Encouraging Participant-Centered Autism Research: What We Know from Potential Participants

Thursday, May 14, 2015: 2:09 PM
Grand Salon (Grand America Hotel)
A. R. Marvin1, C. A. Cohen2, J. K. Law3 and P. H. Lipkin4, (1)3825 Greenspring Avenue/Painter Building 1st Floor, Kennedy Krieger Institute, Baltimore, MD, (2)Medical Informatics, Kennedy Krieger Institute, Baltimore, MD, (3)Department of Pediatrics, Johns Hopkins University School of Medicine, Baltimore, MD, (4)Pediatrics/Neurology and Developmental Medicine, Kennedy Krieger Institute/Johns Hopkins School of Medicine, Baltimore, MD

Engaging individuals with ASD and their families is critical for subject recruitment; however, there has been little research into the motivators for engagement.  


The goal of the study was to understand motivations and research interests in a population of families affected by autism in order to improve the recruitment and retention process in autism research.  


An anonymous survey (two versions: (i) adults with ASD; (ii) parents of a child of any age with ASD) administered by the Interactive Autism Network, an internet-mediated autism research registry, ran 08/01/2014-08/11/2014. Links to the survey were distributed by e-mail to registry participants and community website subscribers. Links were also posted on the registry’s community website and Facebook page.


141 adults with ASD and 1,122 parents with a child with ASD completed the survey (514 parents of a young child <13 years; 347 parents of a teen aged 13-17 years; and 261 parents of an adult ≥18 years). Exclusions: non-affirmation of ASD diagnosis or indication of age-category of individual with ASD.

53% of adults and 63% of parents had previously participated in research. 98% were willing to participate in future research, depending on the nature and demands of the study.

All groups listed that a “convenient location” was a high/moderate motivator: 88% were prepared to travel 30 minutes each way; 62% one hour; 33% two hours. 21% of adults were prepared to travel more than 3 hours. All groups were prepared to spend a considerable amount of time participating: 77%≤4 hours; 37%≥8 hours.

Respondents across all groups indicated that altruism (helping others, advancing science) and receiving personalized reports were high/moderate motivators (>90%). All groups were very/somewhat likely to participate in studies about genetics (89%) and associated mental health conditions (91%), but less like to join studies that required prescription medication (31%). All groups indicated a willingness to participate in longitudinal studies. Online surveys and paper surveys were preferred to telephone surveys, especially by adults with ASD.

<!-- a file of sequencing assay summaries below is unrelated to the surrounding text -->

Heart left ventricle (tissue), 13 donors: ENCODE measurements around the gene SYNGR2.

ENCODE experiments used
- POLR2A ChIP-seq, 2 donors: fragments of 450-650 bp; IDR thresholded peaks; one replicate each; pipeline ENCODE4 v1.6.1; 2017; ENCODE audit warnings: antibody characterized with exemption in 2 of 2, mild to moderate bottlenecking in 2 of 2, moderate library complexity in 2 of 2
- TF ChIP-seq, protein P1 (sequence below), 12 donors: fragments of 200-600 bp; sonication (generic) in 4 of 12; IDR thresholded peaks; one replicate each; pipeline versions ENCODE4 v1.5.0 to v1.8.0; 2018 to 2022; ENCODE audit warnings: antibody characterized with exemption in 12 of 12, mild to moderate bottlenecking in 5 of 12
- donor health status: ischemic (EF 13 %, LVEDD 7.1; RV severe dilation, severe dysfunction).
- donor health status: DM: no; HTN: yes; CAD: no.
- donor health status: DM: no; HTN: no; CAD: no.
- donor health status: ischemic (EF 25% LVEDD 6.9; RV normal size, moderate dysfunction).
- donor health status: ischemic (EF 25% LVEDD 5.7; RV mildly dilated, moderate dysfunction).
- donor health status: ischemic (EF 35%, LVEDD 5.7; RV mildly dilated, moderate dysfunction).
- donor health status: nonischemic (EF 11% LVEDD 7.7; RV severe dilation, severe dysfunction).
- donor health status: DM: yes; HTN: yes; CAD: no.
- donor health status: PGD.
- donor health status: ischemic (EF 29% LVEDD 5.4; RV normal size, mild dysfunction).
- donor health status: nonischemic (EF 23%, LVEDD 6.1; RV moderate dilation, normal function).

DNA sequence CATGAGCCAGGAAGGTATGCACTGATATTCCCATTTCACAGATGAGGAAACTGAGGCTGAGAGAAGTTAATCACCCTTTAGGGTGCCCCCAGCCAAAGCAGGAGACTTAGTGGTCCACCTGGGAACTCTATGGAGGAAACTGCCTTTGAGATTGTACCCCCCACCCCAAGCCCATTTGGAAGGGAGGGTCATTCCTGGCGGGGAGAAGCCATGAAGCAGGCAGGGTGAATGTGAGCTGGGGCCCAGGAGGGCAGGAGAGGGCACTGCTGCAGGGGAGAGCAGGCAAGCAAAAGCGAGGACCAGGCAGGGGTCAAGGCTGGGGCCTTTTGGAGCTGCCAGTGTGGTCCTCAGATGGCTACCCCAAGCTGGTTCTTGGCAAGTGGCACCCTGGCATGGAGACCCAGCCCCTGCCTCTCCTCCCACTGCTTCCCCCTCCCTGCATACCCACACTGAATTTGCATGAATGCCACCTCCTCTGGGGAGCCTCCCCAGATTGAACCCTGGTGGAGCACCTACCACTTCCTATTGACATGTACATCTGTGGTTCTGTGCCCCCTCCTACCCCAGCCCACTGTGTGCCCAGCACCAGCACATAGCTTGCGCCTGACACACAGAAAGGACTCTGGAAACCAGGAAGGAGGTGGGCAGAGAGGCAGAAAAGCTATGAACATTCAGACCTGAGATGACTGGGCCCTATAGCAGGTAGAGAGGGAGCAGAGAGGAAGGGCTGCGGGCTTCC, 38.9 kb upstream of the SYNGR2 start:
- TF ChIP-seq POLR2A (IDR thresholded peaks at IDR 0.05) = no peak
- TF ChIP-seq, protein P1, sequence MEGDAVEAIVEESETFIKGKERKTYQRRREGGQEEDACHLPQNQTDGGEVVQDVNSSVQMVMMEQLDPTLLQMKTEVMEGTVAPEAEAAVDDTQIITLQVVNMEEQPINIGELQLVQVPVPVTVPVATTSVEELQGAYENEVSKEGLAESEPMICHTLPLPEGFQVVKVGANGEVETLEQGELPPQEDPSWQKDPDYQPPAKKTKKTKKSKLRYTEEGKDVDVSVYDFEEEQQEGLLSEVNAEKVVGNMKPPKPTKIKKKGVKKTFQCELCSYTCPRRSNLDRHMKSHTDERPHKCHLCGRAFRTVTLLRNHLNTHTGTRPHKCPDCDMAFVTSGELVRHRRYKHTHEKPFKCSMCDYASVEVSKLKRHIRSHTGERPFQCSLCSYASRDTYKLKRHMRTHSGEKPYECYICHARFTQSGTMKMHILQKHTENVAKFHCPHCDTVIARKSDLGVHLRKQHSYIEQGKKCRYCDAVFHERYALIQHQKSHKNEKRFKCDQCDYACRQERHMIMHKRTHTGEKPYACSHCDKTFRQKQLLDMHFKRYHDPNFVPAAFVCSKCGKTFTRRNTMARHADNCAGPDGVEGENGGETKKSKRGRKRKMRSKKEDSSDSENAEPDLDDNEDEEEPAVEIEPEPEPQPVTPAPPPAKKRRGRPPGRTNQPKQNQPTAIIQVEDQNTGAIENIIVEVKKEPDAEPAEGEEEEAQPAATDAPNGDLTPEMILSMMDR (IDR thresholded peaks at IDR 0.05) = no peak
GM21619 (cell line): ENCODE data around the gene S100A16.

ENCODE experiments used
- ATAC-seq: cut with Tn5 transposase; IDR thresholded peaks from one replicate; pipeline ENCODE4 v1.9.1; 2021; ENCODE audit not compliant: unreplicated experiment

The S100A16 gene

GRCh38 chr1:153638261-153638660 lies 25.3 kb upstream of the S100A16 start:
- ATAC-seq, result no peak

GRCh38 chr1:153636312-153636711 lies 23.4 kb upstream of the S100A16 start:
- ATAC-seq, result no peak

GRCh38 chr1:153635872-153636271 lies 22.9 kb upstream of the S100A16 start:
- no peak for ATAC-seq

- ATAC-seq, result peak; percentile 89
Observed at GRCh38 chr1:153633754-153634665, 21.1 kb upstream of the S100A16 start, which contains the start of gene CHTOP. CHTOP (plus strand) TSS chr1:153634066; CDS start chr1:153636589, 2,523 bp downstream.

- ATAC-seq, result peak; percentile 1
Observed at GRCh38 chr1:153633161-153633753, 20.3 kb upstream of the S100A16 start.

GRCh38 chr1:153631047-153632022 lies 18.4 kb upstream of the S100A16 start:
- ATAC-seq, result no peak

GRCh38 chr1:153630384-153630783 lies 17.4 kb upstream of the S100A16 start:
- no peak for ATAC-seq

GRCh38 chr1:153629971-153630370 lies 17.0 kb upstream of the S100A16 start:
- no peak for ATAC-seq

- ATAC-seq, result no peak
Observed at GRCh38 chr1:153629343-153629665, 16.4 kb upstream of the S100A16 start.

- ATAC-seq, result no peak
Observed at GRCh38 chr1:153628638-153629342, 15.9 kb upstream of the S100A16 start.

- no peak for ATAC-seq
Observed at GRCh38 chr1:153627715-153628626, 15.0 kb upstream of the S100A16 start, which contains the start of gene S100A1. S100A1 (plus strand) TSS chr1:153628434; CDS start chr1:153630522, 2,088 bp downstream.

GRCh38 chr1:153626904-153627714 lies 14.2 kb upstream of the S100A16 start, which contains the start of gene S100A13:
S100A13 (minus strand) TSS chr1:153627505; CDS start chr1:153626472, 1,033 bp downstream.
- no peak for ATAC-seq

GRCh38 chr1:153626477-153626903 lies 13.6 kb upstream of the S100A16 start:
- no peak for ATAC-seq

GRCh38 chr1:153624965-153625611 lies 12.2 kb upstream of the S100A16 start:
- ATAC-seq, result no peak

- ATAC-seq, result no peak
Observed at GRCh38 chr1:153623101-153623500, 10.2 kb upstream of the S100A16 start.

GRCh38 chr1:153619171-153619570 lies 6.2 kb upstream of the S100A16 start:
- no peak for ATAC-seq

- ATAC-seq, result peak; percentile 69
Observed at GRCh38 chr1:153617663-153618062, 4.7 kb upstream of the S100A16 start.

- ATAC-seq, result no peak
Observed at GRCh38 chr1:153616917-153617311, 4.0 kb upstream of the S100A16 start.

All parents were highly/moderately motivated to learn more about their child (94%) and were very/somewhat likely to participate in a study on the effects of autism on the family (88%). Parents of adults and teens were especially interested in research on transitioning to more independent living (90% very/somewhat likely). Parents of young children were less willing to travel and more motivated by the availability of child care for their other children while participating; they were especially motivated by research into behavioral therapies, education, and speech/language (all ≥90%).

All groups expressed that they were highly/somewhat motivation by reimbursement for time and travel (79%), but indicated less interest in actual dollar amounts or gift codes. Few were motivated by drawings for gifts (<40%). This suggests incentives should be framed in terms of reimbursement for time/travel expenses.


Research must be designed with participants in mind. Autism research requires consideration of location, convenience, research topic, methodology, and such motivators as altruism and reimbursement. Researchers should be prepared to provide individual feedback, in addition to generalized outcome reporting.